Hospital for Special Surgery Research Division

New York City, NY, United States

Hospital for Special Surgery Research Division

New York City, NY, United States
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Flammer J.R.,Hospital for Special Surgery Research Division | Rogatsky I.,Hospital for Special Surgery Research Division
Molecular Endocrinology | Year: 2011

For decades, natural and synthetic glucocorticoids (GC) have been among the most commonly prescribed classes of immunomodulatory drugs. Their unsurpassed immunosuppressive and antiinflammatory activity along with cost-effectiveness makes these compounds a treatment of choice for the majority of autoimmune and inflammatory diseases, despite serious side effects that frequently accompany GC therapy. The activated GC receptor (GR) that conveys the signaling information of these steroid ligands to the transcriptional machinery engages a number of pathways to ultimately suppress autoimmune responses. Of those, GR-mediated apoptosis of numerous cell types of hematopoietic origin and suppression of proinflammatory cytokine gene expression have been described as the primary mechanisms responsible for the antiinflammatory actions of GC. However, along with the ever-increasing appreciation of the complex functions of the immune system in health and disease, we are beginning to recognize new facets of GR actions in immune cells. Here, we give a brief overview of the extensive literature on the antiinflammatory activities of GC and discuss in greater detail the unexpected pathways, factors, and mechanisms that have recently begun to emerge as novel targets for GC-mediated immunosuppression. © 2011 by The Endocrine Society.


Rogatsky I.,Hospital for Special Surgery Research Division | Adelman K.,U.S. National Institutes of Health
Molecular Cell | Year: 2014

In cells of the immune system, inflammatory stimuli trigger highly coordinated cascades of gene activation that are precisely calibrated to the nature and strength of the stimulus. Herein, we describe the forces that control inflammatory gene transcription and highlight that many critical determinants of responsiveness are established prior to challenge. We discuss key steps in the transcription cycle that are regulated during gene activation and the importance of the underlying enhancer landscape. Further, we illustrate how the diversity in regulatory strategies employed at inflammatory genes provides novel opportunities for therapeutic intervention. © 2014 Elsevier Inc.


Flammer J.R.,Graduate Program in Immunology and Microbial Pathogenesis | Flammer J.R.,Hospital for Special Surgery Research Division | Dobrovolna J.,Hospital for Special Surgery Research Division | Kennedy M.A.,Hospital for Special Surgery Research Division | And 6 more authors.
Molecular and Cellular Biology | Year: 2010

Type I interferon (IFN) is essential for host defenses against viruses; however, dysregulated IFN signaling is causally linked to autoimmunity, particularly systemic lupus erythematosus. Autoimmune disease treatments rely on glucocorticoids (GCs), which act via the GC receptor (GR) to repress proinflammatory cytokine gene transcription. Conversely, cytokine signaling through cognate Jak/STAT pathways is reportedly unaffected or even stimulated by GR. Unexpectedly, we found that GR dramatically inhibited IFN-stimulated gene (ISG) expression in macrophages. The target of inhibition, the heterotrimeric STAT1-STAT2-IRF9 (ISGF3) transcription complex, utilized the GR cofactor GRIP1/TIF2 as a coactivator. Consequently, GRIP1 knockdown, genetic ablation, or depletion by GC-activated GR attenuated ISGF3 promoter occupancy, preinitiation complex assembly, and ISG expression. Furthermore, this regulatory loop was restricted to cell types such as macrophages expressing the GRIP1 protein at extremely low levels, and pharmacological disruption of the GR-GRIP1 interaction or transient introduction of GRIP1 restored RNA polymerase recruitment to target ISGs and the subsequent IFN response. Thus, type I IFN is a cytokine uniquely controlled by GR at the levels of not only production but also signaling through antagonism with the ISGF3 effector function, revealing a novel facet of the immunosuppressive properties of GCs. Copyright © 2010, American Society for Microbiology. All Rights Reserved.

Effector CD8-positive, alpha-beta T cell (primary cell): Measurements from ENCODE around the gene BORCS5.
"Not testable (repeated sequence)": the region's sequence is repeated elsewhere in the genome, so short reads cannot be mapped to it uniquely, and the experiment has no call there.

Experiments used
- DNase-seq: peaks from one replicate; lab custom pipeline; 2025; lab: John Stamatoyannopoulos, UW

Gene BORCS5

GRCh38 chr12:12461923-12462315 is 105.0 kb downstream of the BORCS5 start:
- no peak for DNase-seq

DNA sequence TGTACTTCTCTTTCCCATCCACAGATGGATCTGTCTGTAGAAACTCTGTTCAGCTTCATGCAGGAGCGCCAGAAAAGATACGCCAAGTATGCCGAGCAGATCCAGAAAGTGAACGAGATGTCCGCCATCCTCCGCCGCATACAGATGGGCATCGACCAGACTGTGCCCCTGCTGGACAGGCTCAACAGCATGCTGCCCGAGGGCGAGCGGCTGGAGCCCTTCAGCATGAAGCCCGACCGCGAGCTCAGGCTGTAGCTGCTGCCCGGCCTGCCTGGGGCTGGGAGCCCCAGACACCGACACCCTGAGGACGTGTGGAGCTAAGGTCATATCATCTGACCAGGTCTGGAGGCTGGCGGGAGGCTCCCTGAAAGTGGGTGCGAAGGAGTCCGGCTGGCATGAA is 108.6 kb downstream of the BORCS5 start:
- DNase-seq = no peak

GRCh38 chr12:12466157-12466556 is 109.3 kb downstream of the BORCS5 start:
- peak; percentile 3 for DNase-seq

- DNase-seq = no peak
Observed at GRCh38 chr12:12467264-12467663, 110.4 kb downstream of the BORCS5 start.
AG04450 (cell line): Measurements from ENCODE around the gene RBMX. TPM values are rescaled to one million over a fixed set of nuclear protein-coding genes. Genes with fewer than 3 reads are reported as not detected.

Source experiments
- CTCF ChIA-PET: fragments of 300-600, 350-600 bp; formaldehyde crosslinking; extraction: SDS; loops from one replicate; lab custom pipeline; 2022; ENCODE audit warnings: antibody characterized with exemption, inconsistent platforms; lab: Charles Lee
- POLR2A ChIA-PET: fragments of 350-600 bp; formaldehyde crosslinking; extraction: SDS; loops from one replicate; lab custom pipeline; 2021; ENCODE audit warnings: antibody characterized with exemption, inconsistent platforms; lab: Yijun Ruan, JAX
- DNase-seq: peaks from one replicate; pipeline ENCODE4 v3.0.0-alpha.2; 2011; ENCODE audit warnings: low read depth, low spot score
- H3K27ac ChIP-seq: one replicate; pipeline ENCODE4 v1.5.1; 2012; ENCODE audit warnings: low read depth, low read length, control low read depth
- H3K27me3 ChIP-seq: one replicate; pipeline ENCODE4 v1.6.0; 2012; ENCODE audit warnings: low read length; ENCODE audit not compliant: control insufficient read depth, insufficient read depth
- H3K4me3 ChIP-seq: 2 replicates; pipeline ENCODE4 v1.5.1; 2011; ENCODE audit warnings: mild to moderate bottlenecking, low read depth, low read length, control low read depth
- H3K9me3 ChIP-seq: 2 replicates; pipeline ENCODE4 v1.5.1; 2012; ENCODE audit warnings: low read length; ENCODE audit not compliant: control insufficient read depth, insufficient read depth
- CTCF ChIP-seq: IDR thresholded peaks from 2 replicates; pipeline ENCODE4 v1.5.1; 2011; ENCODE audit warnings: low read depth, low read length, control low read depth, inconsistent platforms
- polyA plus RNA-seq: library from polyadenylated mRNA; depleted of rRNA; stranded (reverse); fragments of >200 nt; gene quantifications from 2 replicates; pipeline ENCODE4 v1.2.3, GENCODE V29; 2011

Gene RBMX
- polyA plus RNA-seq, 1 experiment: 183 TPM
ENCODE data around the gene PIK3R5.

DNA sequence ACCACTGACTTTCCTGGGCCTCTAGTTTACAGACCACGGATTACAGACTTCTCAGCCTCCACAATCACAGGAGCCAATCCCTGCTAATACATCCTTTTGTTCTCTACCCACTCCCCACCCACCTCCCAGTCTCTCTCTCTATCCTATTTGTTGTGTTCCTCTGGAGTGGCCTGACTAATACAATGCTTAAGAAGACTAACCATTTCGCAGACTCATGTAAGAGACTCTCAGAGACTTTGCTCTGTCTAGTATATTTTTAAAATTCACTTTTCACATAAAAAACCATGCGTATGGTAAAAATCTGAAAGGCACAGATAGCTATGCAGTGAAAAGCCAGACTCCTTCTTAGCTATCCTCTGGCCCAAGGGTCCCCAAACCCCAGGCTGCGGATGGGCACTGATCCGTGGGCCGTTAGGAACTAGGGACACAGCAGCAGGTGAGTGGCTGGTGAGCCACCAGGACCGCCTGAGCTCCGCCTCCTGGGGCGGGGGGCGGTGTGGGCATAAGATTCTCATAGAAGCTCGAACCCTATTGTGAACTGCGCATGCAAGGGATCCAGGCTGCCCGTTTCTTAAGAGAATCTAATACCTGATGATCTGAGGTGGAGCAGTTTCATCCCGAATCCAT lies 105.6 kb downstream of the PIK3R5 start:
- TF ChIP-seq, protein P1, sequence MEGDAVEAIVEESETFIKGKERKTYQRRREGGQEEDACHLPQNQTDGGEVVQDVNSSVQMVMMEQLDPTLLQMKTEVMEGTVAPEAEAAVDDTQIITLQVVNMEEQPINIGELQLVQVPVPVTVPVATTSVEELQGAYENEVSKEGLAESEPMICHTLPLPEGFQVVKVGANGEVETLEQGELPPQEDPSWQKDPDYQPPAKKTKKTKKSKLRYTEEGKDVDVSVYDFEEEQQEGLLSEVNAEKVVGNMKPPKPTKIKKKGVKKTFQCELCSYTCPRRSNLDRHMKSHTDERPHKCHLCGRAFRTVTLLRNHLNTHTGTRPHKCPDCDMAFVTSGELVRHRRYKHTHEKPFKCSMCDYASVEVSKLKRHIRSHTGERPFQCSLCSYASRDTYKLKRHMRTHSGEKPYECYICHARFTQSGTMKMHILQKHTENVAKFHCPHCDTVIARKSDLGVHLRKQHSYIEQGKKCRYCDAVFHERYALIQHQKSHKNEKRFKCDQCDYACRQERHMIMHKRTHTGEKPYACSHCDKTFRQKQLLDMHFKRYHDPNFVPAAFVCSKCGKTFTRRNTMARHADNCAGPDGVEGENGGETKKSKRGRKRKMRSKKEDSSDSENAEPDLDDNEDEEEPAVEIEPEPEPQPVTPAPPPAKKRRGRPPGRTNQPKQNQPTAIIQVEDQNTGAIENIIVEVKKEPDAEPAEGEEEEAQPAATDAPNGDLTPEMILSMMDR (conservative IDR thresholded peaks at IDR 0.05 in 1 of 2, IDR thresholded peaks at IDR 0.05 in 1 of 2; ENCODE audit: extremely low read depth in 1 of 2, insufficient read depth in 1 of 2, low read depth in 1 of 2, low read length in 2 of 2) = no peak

PubMed | Hospital for Special Surgery Research Division
Type: Journal Article | Journal: Proceedings of the National Academy of Sciences of the United States of America | Year: 2012

Inhibition of cytokine gene expression by the hormone-activated glucocorticoid receptor (GR) is the key component of the anti-inflammatory actions of glucocorticoids, yet the underlying molecular mechanisms remain obscure. Here we report that glucocorticoid repression of cytokine genes in primary macrophages is mediated by GR-interacting protein (GRIP)1, a transcriptional coregulator of the p160 family, which is recruited to the p65-occupied genomic NFB-binding sites in conjunction with liganded GR. We created a mouse strain enabling a conditional hematopoietic cell-restricted deletion of GRIP1 in adult animals. In this model, GRIP1 depletion in macrophages attenuated in a dose-dependent manner repression of NFB target genes by GR irrespective of the upstream Toll-like receptor pathway responsible for their activation. Furthermore, genome-wide transcriptome analysis revealed a broad derepression of lipopolysaccharide (LPS)-induced glucocorticoid-sensitive targets in GRIP1-depleted macrophages without affecting their activation by LPS. Consistently, conditional GRIP1-deficient mice were sensitized, relative to the wild type, to a systemic inflammatory challenge developing characteristic signs of LPS-induced shock. Thus, by serving as a GR corepressor, GRIP1 facilitates the anti-inflammatory effects of glucocorticoids in vivo.

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